Australia ready for World Cup defence?

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Tom Maston from Maston in the Middle takes a look at Australia’s limited overs squad and prospects for the upcoming World Cup.

With the Ashes over, Australia are now turning their attention towards the One-Day series with England and the World Cup in India, Sri Lanka and Bangladesh which follows the series in February. With World Cup squads having to be named in a week’s time, Australia’s selections for the opening one-day games against England have given us a few clues surrounding what team will be on the plane to the sub-continent.

Starting with the openers, it would only take a serious injury for Shane Watson not to open the batting. The limited overs format suits his hard hitting style and he will have to perform if Australia are to retain the trophy they have held for 12 years.  His medium pace bowling could also come in handy on the slow, low pitches that can be found on the sub-continent.

Since Adam Gilchrist burst onto the international scene, many teams now have a wicket-keeper as their opening batsman in the 50-over format. Since Gilly’s retirement Australia have continued this tradition and this doesn’t seem like changing given their recent selection. Brad Haddin is the only man in squad who could open the innings. He seems to have been given the nod over Tim Paine, although both could make the trip to Asia.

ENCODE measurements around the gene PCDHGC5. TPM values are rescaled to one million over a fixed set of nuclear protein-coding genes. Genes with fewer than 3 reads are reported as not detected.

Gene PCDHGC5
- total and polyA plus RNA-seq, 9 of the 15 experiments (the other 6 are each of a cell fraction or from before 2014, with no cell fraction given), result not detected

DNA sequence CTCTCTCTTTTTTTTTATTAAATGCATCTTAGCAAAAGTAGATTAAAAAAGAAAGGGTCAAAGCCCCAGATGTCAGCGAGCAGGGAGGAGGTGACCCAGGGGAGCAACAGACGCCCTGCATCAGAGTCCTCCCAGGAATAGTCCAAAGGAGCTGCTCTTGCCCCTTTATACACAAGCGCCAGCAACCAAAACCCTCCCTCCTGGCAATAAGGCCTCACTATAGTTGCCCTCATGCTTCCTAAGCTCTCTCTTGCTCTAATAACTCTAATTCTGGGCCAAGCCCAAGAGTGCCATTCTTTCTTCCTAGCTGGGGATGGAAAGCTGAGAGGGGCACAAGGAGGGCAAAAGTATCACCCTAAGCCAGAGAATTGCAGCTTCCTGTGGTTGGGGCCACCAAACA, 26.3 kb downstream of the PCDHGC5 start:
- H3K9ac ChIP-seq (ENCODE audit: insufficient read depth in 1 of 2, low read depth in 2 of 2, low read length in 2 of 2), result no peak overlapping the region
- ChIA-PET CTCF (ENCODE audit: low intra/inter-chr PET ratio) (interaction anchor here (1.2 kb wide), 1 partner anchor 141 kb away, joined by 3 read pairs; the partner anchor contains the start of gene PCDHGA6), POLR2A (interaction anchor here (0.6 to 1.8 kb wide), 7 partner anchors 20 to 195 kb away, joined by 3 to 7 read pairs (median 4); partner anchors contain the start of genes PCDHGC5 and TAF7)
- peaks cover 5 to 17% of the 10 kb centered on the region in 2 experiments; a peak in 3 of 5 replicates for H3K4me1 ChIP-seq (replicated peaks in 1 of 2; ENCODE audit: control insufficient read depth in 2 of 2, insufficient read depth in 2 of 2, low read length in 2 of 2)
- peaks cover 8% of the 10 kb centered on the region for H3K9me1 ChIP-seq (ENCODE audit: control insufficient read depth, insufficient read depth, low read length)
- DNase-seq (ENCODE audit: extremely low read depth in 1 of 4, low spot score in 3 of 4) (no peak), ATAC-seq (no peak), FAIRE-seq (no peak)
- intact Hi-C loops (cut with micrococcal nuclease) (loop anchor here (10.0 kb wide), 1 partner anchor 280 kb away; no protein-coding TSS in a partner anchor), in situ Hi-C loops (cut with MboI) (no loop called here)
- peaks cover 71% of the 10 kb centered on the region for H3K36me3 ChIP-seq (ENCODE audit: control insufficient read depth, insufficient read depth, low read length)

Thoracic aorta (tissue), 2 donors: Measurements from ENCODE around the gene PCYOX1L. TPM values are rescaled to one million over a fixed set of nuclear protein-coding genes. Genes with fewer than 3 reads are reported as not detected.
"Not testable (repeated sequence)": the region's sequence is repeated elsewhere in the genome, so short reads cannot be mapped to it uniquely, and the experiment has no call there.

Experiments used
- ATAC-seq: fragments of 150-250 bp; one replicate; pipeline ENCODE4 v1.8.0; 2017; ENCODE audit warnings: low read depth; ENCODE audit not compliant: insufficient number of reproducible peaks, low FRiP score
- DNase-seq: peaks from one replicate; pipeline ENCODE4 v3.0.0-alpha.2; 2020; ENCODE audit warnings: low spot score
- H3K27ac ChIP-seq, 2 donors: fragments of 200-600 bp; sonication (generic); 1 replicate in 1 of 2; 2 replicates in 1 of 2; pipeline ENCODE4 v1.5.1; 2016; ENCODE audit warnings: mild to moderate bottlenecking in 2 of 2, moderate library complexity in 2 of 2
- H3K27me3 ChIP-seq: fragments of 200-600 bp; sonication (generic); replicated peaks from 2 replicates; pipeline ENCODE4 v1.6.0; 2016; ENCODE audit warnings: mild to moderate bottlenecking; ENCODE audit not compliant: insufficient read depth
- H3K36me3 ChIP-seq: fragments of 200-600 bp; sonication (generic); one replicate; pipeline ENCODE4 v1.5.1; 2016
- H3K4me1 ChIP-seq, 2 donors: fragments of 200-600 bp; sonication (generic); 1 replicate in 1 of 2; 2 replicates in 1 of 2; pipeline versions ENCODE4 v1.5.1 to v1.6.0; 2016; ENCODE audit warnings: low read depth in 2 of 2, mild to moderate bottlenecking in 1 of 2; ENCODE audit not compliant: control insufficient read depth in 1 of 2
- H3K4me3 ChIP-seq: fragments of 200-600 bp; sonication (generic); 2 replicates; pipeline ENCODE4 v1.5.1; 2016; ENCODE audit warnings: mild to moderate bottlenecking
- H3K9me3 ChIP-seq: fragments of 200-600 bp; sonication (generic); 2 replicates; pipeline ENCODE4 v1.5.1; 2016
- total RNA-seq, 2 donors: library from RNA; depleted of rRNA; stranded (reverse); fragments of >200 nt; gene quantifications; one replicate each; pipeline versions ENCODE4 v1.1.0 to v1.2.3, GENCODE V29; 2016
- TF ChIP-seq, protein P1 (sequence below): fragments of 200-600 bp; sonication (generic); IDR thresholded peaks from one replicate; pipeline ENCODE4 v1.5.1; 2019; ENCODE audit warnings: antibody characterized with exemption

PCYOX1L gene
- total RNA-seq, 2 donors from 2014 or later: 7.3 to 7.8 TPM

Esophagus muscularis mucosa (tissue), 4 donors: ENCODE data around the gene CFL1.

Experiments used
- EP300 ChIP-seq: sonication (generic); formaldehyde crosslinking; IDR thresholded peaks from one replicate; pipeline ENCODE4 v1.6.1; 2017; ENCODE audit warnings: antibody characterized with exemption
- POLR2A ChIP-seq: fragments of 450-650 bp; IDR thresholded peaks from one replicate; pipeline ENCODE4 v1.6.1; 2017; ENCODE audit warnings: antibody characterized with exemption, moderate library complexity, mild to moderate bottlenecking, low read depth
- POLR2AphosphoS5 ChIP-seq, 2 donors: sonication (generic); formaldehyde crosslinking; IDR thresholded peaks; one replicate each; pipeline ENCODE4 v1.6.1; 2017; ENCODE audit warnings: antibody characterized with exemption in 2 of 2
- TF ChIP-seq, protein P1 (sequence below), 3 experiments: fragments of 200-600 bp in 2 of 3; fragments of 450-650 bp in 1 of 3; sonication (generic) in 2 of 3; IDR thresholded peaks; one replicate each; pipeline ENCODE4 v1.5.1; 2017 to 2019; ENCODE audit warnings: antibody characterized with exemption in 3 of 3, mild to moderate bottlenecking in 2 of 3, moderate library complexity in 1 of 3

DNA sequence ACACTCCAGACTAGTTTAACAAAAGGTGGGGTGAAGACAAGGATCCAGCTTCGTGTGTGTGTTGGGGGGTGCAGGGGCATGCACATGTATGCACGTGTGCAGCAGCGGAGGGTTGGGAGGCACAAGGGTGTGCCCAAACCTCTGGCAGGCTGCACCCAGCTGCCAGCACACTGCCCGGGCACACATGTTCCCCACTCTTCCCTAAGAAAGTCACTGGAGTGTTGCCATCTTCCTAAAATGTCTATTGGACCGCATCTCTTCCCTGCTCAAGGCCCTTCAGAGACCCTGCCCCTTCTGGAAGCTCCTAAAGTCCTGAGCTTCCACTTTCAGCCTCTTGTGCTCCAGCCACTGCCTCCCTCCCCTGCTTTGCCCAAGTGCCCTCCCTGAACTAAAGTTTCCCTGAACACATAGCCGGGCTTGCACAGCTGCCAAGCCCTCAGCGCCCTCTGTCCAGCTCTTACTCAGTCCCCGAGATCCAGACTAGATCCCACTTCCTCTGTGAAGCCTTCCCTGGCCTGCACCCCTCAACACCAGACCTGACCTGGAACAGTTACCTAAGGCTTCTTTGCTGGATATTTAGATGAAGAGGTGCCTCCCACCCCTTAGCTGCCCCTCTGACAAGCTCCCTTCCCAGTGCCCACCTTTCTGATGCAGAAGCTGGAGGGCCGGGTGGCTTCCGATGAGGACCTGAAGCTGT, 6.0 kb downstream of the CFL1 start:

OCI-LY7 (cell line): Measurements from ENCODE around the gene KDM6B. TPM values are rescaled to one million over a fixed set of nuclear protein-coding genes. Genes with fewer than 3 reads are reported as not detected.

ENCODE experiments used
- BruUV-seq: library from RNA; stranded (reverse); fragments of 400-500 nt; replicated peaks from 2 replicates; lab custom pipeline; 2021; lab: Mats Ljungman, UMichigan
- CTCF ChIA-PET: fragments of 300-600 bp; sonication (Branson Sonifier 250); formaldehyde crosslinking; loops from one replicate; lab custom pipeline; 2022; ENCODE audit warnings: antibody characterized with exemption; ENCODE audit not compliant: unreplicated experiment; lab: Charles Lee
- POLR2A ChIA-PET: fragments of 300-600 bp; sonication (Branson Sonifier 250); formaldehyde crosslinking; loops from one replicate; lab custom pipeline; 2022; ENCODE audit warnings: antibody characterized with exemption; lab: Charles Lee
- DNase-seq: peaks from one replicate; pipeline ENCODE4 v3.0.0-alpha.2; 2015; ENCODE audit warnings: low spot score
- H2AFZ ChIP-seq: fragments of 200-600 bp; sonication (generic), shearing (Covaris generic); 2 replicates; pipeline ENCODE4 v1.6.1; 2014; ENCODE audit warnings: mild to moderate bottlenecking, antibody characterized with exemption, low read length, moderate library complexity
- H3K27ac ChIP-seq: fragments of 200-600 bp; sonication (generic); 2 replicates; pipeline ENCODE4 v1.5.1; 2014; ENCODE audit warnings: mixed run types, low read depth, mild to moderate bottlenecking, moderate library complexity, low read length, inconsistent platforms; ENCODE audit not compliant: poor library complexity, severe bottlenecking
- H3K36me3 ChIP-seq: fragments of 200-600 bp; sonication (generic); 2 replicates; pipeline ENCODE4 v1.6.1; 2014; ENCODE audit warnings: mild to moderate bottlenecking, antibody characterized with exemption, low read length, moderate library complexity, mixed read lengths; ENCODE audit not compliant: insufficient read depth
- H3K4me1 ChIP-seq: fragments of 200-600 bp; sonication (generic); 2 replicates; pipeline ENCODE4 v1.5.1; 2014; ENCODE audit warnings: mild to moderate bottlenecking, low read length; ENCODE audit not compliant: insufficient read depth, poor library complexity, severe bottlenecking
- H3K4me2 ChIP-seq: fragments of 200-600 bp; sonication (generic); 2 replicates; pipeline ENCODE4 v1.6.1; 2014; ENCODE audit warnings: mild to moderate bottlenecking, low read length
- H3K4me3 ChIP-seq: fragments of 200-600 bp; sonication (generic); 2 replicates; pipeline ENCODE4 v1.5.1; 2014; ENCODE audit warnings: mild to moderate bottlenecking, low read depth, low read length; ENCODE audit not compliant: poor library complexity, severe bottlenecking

Despite his lack of form, I would be very surprised if Ricky Ponting wasn’t batting at number three when he returns from his finger injury. However, for the time being it looks as if David Hussey will take the captain’s place in the side. Hussey averages less than 30 in his 23 one-day internationals, but a good performance against England could give Ponting some sleepless nights.

The rest of the middle-order almost picks itself, with Michael Clarke, Cameron White and Mike Hussey unlikely to be dislodged before cricket’s premier tournament. The likes of Callum Ferguson and Usman Khawaja could gain places in the squad, but are unlikely to make the team unless there are injuries.

The make up of the rest of the team is still a mystery. Many may predict that Steve Smith will bat at seven due to his leg spin bowling, which should come in handy on the spinning wickets of the sub-continent. Whether he will take up that position for the England series is yet to be seen.

The other bowlers who have been named in the squad have everything to play for. Mitchell Johnson’s lower order batting will most probably see him into the side, whilst Shaun Tait’s pace is almost unrivalled in world cricket.

The third seamer’s position looks as if it will be fought out by Peter Siddle and Doug Bollinger. Despite Siddle’s impressive Ashes series, Bollinger seems to be more in favour with the selectors when it comes to the one-day game.

The one position which has gained the most headlines is that of the spinner. Nathan Hauritz’s inclusion shows that he is still on the selectors’ radar, despite him being overlooked for the Ashes series. He will fight for his position with the much maligned Xavier Doherty, who wins a place in the squad after impressing in the one-day matches against Sri Lanka, which preceded the Ashes.

With seven matches to choose the right combination of players to retain the trophy, Australia’s selectors have a big job to do. The squad they have picked shows that are willing to back players who are tried and tested, and only time will tell whether this will reap the rewards of a fourth consecutive World Cup.


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